In this study, characteristics of the snow microphysics for a snowfall event that occurred in central Oklahoma on January 27, 2007 are investigated using two UHF wind profilers, a polarimetric WSR-88D radar, Oklahoma Mesonet surface observations, and upper-level soundings. The polarimetric weather radar is used to retrieve microphysical properties of hydrometeors. Complementary measurements from the UHF wind profilers are used to estimate the wind fields aloft. When hydrometeors are present, their fall speeds can be obtained from Doppler spectral data, under the assumption that the vertical component of the wind is zero or negligibly small. This study represents the first time that such an instrumentation set has been used for the study of the microphysics of snow formation.
The two UHF (404 and 915 MHz) wind profilers used are both located at the University of Oklahoma (OU) Kessler Farm Field Laboratory (KFFL). The 404-MHz radar is part of the NOAA Profiler Network while the 915-MHz radar is a boundary layer radar (BLR) operated through OU's Atmospheric Radar Research Center (ARRC). The polarimetric radar data are provided by the NOAA National Severe Storms Laboratory KOUN WSR-88D radar, which is located approximately 30 km north of the KFFL research site. The beam orientation of the ARRC BLR was directed vertically and both spectral and moment data were recorded with time and height resolutions of 20 seconds and 250 m, respectively. The NOAA profiler observed the three-dimensional wind components with time and height resolutions of 6 minutes and 250 m, respectively. Here only moment data are available.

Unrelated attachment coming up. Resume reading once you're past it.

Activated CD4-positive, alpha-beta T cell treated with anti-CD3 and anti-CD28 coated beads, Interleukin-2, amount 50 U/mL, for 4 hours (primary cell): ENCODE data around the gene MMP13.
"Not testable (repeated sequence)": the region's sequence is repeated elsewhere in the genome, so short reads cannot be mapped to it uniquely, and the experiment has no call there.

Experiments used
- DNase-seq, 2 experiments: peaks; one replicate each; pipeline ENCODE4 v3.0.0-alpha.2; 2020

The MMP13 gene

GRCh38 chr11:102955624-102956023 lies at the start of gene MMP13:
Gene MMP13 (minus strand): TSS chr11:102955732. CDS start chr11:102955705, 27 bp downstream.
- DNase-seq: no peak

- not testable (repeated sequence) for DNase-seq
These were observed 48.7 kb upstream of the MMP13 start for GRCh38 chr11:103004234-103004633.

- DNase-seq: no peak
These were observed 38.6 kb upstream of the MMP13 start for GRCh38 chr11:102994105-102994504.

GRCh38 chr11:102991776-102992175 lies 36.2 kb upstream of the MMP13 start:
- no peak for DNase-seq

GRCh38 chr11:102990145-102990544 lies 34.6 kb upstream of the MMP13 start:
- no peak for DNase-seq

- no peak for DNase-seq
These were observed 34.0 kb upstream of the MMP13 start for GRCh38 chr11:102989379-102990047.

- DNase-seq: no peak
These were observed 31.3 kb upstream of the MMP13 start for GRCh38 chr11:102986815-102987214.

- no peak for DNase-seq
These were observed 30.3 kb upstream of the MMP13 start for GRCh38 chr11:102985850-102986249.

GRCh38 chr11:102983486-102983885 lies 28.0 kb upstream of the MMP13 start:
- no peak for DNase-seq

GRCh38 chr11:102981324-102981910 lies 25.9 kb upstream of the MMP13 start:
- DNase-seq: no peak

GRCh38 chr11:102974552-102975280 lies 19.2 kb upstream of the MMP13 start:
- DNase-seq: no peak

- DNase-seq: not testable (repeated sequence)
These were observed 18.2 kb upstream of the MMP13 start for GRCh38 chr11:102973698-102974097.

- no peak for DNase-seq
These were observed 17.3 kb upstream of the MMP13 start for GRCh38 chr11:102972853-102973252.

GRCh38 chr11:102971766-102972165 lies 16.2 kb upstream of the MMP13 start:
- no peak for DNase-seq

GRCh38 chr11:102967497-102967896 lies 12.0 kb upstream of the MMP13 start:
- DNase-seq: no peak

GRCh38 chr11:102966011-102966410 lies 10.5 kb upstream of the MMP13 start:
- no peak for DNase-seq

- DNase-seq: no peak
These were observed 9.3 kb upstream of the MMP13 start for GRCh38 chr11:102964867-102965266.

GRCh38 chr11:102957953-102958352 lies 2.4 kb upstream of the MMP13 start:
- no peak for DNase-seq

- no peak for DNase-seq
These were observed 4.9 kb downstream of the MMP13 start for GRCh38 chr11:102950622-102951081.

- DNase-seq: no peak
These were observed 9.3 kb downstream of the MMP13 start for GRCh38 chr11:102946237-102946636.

A snowband with a width of approximately 40 km passed over KFFL between 1730Z and 2030Z on the day of the snowfall event. Sounding data from KOUN at 12Z on the 27th and 0Z on the 28th show that the heights of the freezing level are located at approximately 1.9 km and 0.7 km, respectively. During this event, both profilers measured net downward Doppler velocities below a height of about 4 km and the Doppler spectra from the BLR displayed dramatic changes (such as broadening and bi-modality) as the snow particles fell through the freezing level. This was accompanied by a rapid decrease in differential reflectivity ZDR recorded with KOUN. Concurrent with these observations, the 404-MHz wind profiler indicated northeasterly wind below and westerly-northwesterly wind above a height of 1.8 km. We hypothesize that the observed polarimetric and Doppler signatures are attributed to intense aggregation of snowflakes which was facilitated by dynamically induced turbulence in the layer, of enhanced wind shear. We present data from the three radars in support of this hypothesis. Furthermore, using the Mesonet and sounding data, we show that an observed cooling at the surface might be attributed to evaporation of hydrometeors in the later stages of the snowband as they pass through several dry layers located below a height of 2.5 km.